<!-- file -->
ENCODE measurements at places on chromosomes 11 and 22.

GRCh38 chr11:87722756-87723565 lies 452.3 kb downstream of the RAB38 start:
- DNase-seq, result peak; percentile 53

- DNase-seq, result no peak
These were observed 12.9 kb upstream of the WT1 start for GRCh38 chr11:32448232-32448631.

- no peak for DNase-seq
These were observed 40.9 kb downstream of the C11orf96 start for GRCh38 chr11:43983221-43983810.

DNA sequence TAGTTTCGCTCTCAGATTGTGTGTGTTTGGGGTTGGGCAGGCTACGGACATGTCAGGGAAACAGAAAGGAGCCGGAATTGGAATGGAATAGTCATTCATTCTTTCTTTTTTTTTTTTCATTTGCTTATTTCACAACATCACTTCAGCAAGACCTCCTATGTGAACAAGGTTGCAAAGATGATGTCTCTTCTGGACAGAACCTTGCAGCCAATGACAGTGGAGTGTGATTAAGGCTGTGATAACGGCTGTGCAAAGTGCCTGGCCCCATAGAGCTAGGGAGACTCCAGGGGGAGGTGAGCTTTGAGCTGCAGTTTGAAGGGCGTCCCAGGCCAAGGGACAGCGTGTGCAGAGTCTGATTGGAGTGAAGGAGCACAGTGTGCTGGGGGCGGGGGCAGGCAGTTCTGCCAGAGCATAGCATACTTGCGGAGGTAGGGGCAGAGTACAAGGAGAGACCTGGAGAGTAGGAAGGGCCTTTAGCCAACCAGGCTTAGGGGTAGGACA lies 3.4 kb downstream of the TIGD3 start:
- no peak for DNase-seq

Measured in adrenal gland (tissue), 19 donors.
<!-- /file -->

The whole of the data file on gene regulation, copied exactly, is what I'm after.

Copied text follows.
ENCODE measurements at places on chromosomes 11 and 22.

GRCh38 chr11:87722756-87723565 lies 452.3 kb downstream of the RAB38 start:
- DNase-seq, result peak; percentile 53

- DNase-seq, result no peak
These were observed 12.9 kb upstream of the WT1 start for GRCh38 chr11:32448232-32448631.

- no peak for DNase-seq
These were observed 40.9 kb downstream of the C11orf96 start for GRCh38 chr11:43983221-43983810.

DNA sequence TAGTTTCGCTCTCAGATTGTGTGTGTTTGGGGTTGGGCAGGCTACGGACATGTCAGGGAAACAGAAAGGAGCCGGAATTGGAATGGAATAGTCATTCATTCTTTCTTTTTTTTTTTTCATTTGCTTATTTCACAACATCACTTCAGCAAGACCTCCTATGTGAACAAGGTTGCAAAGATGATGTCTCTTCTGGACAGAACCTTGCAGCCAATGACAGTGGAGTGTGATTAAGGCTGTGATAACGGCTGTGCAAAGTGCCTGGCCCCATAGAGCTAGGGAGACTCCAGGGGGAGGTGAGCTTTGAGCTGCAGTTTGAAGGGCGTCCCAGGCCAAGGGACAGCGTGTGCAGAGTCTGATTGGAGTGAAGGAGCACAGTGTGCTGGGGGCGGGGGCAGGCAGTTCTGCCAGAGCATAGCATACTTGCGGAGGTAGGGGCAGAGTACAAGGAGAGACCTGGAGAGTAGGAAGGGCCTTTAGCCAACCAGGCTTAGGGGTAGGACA lies 3.4 kb downstream of the TIGD3 start:
- no peak for DNase-seq

Measured in adrenal gland (tissue), 19 donors.